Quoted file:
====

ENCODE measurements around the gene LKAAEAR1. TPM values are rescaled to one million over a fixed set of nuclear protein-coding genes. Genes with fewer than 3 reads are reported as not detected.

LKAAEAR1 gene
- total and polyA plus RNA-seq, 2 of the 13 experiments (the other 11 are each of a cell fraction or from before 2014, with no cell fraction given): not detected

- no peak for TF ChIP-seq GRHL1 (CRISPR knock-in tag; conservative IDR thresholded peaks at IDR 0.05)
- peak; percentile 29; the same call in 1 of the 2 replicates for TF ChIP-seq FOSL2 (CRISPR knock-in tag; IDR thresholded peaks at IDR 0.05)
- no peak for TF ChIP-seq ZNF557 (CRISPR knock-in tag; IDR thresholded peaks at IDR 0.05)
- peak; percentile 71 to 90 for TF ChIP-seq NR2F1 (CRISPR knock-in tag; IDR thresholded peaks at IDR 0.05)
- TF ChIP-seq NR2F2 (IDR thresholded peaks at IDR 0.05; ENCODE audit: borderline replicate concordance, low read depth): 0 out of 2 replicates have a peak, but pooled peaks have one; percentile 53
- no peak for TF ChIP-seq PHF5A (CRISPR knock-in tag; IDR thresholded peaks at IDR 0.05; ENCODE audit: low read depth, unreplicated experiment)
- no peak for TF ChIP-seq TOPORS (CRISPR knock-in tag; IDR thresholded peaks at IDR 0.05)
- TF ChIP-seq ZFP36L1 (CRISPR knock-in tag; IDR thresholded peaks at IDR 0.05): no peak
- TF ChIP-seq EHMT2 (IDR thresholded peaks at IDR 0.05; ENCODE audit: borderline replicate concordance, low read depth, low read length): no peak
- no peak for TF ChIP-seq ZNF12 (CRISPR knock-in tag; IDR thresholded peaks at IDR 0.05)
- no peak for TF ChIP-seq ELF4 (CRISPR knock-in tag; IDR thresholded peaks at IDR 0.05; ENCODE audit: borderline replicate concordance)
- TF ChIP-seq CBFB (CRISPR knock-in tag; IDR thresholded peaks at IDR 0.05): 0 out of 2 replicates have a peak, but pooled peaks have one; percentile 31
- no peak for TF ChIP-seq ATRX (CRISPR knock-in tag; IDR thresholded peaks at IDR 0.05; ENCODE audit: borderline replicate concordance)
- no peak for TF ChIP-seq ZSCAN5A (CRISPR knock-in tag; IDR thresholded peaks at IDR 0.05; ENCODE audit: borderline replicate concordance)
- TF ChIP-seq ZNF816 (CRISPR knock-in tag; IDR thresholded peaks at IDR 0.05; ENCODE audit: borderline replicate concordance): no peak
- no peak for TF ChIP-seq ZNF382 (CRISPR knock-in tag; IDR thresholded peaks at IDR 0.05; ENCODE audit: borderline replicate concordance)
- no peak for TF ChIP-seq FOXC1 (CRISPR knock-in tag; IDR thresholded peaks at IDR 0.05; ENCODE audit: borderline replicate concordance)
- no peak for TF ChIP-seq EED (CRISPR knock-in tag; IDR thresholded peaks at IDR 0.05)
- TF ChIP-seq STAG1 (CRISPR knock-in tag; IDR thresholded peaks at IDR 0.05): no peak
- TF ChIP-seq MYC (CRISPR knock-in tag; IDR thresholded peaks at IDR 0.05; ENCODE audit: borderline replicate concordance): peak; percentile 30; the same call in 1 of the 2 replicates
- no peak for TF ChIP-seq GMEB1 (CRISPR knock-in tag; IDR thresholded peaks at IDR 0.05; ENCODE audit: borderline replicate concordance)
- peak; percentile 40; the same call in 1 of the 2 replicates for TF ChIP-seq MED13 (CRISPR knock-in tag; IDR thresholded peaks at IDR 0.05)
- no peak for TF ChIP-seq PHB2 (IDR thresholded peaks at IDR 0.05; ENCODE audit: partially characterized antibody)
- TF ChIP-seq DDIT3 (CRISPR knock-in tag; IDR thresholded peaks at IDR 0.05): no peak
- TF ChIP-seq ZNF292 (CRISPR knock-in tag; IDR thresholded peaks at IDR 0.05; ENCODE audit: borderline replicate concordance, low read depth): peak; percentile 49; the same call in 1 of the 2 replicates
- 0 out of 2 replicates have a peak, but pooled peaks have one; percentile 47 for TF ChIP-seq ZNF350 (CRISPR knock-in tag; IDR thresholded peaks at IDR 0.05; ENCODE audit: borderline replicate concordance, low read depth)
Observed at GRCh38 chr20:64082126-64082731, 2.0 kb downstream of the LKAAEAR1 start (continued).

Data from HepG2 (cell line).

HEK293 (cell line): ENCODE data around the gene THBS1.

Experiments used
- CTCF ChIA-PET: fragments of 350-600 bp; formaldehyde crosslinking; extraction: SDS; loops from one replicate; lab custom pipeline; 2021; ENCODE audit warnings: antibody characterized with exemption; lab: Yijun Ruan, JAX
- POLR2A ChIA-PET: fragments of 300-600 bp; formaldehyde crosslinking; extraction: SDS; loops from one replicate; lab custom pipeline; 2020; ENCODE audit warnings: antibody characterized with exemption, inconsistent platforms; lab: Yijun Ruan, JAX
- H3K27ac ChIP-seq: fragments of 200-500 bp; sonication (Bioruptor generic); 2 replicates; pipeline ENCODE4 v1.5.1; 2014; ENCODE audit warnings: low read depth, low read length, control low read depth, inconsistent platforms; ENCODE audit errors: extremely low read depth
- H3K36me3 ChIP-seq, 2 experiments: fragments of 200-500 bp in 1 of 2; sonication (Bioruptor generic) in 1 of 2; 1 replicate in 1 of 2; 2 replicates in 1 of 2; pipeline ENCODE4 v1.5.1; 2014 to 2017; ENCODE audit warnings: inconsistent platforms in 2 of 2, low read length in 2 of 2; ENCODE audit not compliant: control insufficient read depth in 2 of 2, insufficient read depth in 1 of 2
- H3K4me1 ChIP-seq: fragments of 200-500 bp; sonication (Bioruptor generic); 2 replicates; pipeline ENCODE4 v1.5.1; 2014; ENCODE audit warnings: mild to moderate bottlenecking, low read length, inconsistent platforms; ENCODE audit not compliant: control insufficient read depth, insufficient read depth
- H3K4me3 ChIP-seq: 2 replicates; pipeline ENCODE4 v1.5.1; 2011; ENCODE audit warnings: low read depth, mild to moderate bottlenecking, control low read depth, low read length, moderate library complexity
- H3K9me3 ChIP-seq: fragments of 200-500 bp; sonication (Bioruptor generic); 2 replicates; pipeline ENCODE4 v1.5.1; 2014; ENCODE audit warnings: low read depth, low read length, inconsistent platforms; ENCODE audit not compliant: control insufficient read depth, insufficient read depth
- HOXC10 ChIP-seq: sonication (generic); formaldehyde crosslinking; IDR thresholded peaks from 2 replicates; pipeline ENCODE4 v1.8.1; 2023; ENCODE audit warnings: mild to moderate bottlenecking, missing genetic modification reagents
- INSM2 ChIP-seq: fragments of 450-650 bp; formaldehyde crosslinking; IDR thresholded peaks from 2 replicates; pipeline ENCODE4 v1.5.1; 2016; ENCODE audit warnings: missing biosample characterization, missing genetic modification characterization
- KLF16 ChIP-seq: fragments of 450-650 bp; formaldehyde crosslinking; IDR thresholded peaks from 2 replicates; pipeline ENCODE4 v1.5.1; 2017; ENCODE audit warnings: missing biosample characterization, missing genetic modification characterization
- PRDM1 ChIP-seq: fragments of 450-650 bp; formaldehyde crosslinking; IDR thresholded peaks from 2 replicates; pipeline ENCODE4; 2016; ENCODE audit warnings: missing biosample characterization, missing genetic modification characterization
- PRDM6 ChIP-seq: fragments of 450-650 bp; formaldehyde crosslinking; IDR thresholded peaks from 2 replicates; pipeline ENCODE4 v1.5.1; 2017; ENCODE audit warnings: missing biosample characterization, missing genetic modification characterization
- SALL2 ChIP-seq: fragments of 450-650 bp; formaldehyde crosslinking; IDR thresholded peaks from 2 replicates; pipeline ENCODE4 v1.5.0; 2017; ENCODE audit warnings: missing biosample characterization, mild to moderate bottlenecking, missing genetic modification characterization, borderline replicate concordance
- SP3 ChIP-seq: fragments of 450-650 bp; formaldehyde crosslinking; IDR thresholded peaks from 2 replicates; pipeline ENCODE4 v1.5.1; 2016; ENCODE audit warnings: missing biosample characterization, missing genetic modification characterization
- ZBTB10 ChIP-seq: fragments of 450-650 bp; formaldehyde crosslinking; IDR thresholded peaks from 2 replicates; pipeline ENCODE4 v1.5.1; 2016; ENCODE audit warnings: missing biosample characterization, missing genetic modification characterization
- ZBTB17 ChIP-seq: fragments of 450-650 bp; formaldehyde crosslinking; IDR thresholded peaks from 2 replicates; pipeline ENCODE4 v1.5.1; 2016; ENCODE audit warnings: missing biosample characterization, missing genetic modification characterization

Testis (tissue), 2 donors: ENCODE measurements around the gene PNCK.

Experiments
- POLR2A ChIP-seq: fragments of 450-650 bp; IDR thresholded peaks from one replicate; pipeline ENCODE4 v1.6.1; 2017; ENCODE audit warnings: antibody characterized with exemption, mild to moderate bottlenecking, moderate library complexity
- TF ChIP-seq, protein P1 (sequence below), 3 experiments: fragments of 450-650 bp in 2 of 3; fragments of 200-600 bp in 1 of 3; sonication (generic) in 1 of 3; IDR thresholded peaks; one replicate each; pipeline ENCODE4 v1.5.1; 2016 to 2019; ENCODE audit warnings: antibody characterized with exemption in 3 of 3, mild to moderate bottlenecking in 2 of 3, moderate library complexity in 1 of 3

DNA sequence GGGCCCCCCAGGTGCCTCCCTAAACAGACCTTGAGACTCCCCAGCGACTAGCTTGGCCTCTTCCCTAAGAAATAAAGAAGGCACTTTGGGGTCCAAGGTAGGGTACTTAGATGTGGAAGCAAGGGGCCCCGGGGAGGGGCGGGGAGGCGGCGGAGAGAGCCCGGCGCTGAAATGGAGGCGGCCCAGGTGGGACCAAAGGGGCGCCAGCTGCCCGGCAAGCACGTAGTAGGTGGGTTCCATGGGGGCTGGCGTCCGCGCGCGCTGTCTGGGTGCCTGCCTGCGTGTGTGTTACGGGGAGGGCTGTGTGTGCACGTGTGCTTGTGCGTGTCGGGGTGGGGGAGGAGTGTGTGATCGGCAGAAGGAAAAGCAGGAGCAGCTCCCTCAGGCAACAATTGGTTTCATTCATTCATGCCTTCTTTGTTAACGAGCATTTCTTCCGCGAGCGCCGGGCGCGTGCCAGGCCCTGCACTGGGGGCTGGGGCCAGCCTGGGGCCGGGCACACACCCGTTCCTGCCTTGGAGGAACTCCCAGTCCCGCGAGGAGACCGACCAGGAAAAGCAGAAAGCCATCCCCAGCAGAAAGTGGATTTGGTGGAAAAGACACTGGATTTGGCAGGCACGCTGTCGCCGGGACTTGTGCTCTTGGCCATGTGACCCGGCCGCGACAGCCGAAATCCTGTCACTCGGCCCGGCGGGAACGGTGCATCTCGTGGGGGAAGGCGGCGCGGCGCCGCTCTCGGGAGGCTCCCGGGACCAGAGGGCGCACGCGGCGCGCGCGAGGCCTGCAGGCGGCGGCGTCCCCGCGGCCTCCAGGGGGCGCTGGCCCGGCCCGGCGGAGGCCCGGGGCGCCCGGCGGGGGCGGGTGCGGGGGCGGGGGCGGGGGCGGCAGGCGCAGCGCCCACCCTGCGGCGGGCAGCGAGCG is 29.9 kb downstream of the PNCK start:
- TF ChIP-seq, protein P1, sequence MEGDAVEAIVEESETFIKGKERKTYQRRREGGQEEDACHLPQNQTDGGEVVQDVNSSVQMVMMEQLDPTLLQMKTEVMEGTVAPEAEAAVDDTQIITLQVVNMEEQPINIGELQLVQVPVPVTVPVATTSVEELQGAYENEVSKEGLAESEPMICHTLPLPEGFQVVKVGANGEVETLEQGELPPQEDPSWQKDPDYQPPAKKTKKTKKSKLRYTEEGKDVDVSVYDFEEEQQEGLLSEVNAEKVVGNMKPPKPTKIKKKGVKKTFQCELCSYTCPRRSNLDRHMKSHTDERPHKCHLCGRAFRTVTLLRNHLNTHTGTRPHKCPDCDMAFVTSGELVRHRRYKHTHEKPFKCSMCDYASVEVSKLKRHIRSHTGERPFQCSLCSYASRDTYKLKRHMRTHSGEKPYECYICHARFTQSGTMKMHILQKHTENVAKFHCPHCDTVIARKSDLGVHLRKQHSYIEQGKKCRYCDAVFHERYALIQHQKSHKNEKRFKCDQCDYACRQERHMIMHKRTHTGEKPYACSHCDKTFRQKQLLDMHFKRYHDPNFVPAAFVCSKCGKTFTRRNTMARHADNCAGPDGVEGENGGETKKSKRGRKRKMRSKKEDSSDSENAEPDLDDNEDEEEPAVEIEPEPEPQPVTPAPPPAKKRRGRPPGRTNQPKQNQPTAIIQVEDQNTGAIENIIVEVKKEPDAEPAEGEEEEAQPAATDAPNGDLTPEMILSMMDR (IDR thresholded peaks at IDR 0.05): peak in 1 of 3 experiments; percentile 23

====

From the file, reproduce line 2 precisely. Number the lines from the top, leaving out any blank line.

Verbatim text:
LKAAEAR1 gene